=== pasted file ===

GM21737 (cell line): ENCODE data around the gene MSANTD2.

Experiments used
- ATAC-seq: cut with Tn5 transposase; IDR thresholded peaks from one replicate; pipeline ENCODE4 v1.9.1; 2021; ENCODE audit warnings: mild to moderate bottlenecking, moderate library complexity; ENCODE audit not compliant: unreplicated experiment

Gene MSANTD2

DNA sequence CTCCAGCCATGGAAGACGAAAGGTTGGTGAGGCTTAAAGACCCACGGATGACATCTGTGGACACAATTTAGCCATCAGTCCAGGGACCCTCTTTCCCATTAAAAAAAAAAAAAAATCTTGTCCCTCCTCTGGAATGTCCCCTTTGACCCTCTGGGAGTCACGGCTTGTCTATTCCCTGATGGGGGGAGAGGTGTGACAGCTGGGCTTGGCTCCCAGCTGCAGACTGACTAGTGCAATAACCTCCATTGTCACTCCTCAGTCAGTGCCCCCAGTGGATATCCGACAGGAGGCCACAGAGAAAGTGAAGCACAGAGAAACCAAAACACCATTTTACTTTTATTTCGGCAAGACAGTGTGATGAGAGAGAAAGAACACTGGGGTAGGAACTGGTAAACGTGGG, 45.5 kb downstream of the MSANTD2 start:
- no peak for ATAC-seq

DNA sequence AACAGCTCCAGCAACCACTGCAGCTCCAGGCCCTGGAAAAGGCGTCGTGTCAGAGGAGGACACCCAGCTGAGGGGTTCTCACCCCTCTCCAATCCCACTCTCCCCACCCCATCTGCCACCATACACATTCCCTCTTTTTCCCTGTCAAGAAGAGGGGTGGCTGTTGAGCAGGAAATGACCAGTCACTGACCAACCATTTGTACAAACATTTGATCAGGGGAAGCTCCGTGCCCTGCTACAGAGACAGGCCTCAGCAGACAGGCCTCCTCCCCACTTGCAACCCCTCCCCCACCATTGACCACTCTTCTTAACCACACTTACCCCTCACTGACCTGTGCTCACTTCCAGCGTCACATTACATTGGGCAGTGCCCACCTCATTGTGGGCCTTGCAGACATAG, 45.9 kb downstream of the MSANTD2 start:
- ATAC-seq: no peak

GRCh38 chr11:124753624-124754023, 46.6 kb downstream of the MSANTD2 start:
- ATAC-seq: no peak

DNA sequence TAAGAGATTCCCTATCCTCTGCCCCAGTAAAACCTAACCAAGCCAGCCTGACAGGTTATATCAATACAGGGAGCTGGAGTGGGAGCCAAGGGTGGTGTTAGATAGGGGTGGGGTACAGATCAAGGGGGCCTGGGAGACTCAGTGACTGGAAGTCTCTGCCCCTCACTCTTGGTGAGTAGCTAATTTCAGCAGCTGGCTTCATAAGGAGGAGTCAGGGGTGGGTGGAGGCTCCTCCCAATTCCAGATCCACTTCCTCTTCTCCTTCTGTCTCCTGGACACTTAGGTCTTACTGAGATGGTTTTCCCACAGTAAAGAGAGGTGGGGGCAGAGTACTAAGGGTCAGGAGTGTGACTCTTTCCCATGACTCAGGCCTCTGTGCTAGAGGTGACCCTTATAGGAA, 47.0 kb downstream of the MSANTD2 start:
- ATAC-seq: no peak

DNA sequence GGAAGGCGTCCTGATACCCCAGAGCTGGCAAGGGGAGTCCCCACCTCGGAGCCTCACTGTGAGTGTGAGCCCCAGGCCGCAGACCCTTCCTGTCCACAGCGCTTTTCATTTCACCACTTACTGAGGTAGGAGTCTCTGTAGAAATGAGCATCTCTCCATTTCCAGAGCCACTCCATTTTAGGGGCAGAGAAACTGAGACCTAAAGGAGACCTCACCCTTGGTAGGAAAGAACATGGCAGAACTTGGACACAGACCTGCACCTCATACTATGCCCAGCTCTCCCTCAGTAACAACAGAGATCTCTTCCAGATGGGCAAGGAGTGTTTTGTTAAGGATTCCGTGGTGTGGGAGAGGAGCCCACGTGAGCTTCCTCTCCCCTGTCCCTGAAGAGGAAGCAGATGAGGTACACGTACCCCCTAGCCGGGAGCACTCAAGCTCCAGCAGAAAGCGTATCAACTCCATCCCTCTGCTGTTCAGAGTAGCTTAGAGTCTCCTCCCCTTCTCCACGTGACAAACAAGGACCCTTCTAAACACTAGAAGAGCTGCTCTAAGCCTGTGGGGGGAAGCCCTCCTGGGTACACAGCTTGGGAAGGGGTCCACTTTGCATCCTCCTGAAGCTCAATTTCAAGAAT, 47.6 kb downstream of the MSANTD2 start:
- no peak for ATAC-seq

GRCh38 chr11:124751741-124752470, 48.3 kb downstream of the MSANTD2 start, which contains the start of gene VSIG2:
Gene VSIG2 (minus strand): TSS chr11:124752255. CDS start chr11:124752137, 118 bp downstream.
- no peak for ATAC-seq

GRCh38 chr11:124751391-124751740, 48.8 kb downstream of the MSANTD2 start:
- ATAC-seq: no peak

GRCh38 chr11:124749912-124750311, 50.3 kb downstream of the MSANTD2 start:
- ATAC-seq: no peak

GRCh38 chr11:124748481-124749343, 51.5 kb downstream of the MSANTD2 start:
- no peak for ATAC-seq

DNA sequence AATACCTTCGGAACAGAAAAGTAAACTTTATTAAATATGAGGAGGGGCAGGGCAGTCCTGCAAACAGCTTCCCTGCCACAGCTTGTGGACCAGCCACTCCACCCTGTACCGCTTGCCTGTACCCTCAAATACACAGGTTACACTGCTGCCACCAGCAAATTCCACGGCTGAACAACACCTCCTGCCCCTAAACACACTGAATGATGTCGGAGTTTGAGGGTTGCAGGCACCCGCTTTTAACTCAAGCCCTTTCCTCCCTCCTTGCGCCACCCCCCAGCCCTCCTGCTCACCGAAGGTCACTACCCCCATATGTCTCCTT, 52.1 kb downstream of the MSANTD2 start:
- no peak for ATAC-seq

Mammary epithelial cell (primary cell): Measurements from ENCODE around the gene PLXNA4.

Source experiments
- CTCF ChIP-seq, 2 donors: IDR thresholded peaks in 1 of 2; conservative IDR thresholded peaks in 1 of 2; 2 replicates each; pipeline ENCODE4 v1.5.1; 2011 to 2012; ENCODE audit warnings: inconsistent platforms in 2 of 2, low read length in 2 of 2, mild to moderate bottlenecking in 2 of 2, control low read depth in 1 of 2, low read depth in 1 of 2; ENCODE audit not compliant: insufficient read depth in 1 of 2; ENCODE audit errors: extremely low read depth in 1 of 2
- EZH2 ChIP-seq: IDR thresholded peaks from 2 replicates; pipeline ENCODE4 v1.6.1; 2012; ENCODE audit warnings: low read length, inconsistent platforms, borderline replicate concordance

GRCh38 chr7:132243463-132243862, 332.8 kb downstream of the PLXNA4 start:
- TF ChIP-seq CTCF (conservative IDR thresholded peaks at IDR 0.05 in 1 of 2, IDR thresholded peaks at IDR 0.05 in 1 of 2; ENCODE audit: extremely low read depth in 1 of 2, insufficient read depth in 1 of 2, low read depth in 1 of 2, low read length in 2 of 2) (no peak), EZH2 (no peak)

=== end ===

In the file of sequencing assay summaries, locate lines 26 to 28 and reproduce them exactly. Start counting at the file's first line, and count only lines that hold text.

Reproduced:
Mammary epithelial cell (primary cell): Measurements from ENCODE around the gene PLXNA4.

Source experiments
- CTCF ChIP-seq, 2 donors: IDR thresholded peaks in 1 of 2; conservative IDR thresholded peaks in 1 of 2; 2 replicates each; pipeline ENCODE4 v1.5.1; 2011 to 2012; ENCODE audit warnings: inconsistent platforms in 2 of 2, low read length in 2 of 2, mild to moderate bottlenecking in 2 of 2, control low read depth in 1 of 2, low read depth in 1 of 2; ENCODE audit not compliant: insufficient read depth in 1 of 2; ENCODE audit errors: extremely low read depth in 1 of 2